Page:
Christian Vazquez to get second opinion on throwing elbow

FORT MYERS, Fla. -- Boston Red Sox catcher Christian Vazquez will see renowned orthopedic surgeon Dr. James Andrews on Wednesday in Pensacola, Florida, for a second opinion on his throwing elbow.

It’s never a good sign when a player visits Andrews, who is credited with perfecting the Tommy John surgery that Dr. Frank Jobe pioneered in 1974, transferring a tendon from one body part to the elbow.

But Red Sox manager John Farrell declined on Sunday to speculate on how serious the injury is.

“I don’t know about the severity of it right now,” he said. “We know that there have been findings based on the MRI, and I think anytime the elbow is talked about, you go to someone who is probably the source in our industry -- and that’s Dr. Andrews -- to take a further look at this.”

Ryan Hanigan steps into the starting catcher role. The backup could be 35-year-old journeyman Humberto Quintero or Blake Swihart, who has played in just 18 games above Double-A but has hit .333 in 24 spring training at-bats this year and will start Sunday’s game against the Rays.

Farrell said he isn’t sure how Wednesday’s evaluation with Andrews will impact his decision, saying that the staff will “evaluate the guys behind the plate and take every piece of available information to make a decision later in the week.”

Quintero has hit just .234 in 1,346 career at-bats over 12 seasons, but the Red Sox lineup appears to be loaded offensively, especially with the offseason acquisitions of Hanley Ramirez and Pablo Sandoval. Will that have an impact on the decision?

“I think it’s more about leading the pitchers at this point,” Farrell said. “The best way I can describe it is that there’s not going to be one thing we hang our hat on when it comes to making this decision.

“My view is that in our lineup, our catcher was going to hit ninth no matter what, [no matter] who they are. I think that’s just a sign of the strength of the rest of the lineup. All these things will be discussed and we’ll come to the decision that works best for us right now.”

Vazquez has been favorably compared to St. Louis Cardinals All-Star Yadier Molina for his quick release and strong arm, and also for his ability to frame pitches and call a game. Swihart, who was converted from a third baseman and outfielder after the Red Sox drafted him in 2011, is baseball’s No. 1 catching prospect, but he’s still learning the nuances.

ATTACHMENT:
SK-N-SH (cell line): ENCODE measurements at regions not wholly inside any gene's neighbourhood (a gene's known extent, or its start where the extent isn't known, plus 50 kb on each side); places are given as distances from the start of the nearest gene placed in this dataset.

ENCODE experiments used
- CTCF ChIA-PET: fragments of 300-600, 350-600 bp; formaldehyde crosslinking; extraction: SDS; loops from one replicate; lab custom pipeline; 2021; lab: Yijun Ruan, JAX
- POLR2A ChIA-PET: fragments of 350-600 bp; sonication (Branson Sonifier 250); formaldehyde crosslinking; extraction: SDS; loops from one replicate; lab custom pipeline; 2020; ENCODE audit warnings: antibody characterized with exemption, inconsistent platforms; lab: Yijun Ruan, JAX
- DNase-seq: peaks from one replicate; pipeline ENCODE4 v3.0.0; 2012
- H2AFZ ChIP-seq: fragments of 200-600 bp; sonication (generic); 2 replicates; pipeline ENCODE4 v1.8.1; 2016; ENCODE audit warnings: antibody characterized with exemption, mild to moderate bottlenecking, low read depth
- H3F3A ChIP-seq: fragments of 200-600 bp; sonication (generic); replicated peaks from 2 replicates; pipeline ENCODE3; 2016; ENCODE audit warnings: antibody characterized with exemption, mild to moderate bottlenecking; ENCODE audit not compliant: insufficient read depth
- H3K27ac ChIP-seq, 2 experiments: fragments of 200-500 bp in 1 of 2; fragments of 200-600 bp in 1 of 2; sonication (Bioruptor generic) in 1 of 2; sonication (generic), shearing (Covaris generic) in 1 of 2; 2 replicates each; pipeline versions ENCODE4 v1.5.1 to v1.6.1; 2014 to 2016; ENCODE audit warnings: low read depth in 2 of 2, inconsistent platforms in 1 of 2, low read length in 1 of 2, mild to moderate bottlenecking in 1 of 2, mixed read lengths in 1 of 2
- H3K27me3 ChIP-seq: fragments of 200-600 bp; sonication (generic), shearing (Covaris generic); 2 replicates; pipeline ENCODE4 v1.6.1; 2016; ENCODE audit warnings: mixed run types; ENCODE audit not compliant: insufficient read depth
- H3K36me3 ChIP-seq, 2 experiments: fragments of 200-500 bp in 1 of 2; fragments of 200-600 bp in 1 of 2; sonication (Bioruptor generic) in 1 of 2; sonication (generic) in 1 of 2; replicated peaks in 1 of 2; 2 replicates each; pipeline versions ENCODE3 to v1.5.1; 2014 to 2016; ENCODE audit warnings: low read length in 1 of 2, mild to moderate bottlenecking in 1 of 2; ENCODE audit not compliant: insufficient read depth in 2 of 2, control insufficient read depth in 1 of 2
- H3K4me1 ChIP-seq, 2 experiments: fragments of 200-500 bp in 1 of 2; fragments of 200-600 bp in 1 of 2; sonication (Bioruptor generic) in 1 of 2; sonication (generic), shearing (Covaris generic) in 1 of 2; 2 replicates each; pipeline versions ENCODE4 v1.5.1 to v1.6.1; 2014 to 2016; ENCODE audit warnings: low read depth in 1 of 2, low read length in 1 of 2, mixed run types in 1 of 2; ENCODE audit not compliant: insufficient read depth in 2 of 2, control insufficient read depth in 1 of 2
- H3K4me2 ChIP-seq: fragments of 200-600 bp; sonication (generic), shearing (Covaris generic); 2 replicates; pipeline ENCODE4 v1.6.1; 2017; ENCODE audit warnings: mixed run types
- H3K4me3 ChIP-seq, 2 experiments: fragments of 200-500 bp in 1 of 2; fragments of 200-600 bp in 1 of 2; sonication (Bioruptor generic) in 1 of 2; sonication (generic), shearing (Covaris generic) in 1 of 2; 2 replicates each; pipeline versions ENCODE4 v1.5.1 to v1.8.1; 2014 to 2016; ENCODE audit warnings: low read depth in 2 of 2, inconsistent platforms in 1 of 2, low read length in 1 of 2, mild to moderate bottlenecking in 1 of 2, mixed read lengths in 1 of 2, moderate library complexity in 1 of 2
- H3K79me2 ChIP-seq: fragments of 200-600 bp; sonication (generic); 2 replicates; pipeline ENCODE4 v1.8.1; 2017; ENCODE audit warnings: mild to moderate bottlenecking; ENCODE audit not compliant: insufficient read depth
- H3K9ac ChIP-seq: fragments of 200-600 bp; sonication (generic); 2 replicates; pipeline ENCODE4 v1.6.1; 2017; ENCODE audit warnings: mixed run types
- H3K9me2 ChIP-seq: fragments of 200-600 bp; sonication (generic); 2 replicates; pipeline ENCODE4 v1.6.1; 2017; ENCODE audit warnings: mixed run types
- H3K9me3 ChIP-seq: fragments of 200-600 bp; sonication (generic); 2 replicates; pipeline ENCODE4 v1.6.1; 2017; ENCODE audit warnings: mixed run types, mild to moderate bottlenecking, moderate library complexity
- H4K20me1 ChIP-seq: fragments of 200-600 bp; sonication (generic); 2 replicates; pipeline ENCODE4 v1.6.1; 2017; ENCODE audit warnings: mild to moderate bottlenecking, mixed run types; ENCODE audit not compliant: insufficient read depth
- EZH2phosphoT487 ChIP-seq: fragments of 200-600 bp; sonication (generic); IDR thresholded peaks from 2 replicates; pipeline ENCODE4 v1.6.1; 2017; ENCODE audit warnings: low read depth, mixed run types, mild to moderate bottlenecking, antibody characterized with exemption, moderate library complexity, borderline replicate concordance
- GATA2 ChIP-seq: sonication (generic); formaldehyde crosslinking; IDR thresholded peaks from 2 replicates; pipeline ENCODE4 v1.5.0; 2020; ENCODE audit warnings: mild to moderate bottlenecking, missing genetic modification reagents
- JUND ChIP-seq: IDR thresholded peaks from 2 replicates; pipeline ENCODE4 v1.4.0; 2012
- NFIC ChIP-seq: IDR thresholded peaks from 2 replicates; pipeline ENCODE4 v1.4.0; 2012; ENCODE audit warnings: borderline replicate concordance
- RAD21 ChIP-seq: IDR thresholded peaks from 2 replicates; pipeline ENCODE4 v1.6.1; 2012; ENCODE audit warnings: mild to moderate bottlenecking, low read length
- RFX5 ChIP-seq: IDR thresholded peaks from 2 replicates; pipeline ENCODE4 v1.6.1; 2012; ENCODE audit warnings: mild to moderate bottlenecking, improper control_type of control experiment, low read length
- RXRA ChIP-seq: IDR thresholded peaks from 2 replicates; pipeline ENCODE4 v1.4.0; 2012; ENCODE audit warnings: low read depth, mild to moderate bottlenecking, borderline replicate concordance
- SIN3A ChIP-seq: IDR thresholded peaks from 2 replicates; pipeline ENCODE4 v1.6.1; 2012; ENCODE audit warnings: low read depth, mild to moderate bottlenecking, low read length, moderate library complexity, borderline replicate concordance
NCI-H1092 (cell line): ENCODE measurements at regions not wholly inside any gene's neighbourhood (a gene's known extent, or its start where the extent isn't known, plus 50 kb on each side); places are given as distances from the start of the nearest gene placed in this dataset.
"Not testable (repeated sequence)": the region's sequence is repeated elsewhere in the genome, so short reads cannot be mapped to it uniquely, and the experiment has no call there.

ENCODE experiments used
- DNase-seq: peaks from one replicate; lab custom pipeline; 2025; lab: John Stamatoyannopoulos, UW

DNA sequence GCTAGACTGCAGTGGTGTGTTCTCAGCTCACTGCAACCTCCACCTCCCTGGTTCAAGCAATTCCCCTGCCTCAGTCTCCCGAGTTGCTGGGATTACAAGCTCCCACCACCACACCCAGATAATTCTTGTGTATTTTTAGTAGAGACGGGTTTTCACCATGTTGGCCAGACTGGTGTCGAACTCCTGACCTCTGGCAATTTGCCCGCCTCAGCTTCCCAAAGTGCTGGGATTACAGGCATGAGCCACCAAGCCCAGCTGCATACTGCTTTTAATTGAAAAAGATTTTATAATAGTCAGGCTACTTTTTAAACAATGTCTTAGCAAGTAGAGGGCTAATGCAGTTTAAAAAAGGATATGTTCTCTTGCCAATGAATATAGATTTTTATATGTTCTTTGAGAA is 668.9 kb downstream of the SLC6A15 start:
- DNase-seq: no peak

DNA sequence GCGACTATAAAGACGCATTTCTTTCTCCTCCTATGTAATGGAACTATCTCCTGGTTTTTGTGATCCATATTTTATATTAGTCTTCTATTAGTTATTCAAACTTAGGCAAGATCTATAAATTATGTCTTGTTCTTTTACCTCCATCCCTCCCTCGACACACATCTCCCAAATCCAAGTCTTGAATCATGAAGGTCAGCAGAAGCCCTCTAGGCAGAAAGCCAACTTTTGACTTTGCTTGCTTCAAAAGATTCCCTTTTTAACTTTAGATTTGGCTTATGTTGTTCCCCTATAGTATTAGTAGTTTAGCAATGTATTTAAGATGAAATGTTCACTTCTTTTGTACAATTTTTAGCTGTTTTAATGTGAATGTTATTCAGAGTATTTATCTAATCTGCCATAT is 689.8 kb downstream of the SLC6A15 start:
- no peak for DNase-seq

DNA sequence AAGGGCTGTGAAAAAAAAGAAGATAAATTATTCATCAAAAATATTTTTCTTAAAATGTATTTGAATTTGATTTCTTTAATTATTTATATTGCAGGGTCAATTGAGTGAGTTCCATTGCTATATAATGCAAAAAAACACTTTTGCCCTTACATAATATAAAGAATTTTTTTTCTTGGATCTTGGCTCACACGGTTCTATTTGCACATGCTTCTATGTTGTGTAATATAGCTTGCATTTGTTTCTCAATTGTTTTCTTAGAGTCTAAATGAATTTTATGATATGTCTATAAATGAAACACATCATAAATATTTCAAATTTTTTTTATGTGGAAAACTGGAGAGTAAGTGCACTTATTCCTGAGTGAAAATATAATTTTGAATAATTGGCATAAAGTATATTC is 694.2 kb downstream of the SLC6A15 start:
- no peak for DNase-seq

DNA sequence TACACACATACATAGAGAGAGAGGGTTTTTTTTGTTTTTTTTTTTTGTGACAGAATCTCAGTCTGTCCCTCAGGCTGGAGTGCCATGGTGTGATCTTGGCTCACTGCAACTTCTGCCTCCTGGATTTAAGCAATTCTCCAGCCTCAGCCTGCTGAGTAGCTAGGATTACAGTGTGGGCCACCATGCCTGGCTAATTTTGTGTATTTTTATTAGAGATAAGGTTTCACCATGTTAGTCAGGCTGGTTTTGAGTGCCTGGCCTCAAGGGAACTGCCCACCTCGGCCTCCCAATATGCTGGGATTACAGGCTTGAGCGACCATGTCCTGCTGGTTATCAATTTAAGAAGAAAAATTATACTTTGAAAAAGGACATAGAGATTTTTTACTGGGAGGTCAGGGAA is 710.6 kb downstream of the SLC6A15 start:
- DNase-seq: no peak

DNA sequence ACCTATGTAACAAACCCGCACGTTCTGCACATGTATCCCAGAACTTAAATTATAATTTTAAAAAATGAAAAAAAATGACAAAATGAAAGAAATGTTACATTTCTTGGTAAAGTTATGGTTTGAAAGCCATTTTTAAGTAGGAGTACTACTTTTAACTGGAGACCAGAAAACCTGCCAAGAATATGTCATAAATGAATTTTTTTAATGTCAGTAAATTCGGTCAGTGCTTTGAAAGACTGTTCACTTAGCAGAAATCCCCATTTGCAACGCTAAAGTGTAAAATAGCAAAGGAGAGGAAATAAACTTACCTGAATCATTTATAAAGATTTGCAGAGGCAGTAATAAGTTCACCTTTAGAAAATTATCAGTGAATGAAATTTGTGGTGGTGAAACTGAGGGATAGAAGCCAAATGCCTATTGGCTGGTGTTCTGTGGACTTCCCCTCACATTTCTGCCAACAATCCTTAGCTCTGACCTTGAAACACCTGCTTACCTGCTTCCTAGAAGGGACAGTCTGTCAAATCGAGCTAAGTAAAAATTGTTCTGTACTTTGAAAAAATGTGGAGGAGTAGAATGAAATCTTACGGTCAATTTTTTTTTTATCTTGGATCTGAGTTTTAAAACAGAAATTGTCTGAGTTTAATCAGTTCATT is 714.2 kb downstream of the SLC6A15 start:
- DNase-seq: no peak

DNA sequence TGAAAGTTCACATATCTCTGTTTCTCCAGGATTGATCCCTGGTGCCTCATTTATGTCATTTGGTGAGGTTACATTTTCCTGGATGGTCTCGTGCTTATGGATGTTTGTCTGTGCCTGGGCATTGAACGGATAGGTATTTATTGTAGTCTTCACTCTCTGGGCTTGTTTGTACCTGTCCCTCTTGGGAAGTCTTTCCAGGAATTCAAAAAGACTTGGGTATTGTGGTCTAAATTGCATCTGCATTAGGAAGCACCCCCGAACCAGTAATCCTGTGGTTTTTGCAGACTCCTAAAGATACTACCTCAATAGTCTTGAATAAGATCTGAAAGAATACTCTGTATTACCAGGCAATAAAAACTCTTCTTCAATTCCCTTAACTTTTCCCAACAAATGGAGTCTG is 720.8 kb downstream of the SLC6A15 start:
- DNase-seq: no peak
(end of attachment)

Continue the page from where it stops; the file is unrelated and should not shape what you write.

“He’s looked fine,” Farrell said. “The other day, he and Clay [pitcher Clay Buchholz] were working through some things. That was clear because there were opportunities to finish hitters off. Clay’s the seasoned guy, so you’d like to know that a pitcher of his experience level is going to have maybe some of the presence of mind to go to certain pitches and to expand the strike zone. He did such a great job of getting ahead in the count, and yet there were probably some attack plans that could have been used to finish some hitters off.

“But I think as we’ve gotten through camp, Blake has been able to handle the pitchers we have here. He’s worked diligently on some pitches in certain areas of the strike zone … more receiving and framing, polishing could take place, and that’s ongoing. So he’s a good-looking player, very athletic. He can swing the bat. He throws very well.

“He’s learning the pitcher, first and foremost. I haven’t seen him enough in games to say where he would rank on a leadership scale. He’s a smart kid. He’s got good retention. I think he’s a fairly quick study. That’s what he’s shown here, so that area is not a detriment. I can say that.”

Farrell, asked if he would have to commit to a certain amount of playing for Swihart if he took him over Quintero, said, “We’re about winning games, and we’ll put the best team on the field.”

Vazquez has not played in a game since March 13, when he threw out Yankees minor leaguer Tyler Wade attempting to steal a base, and said he felt discomfort in the elbow.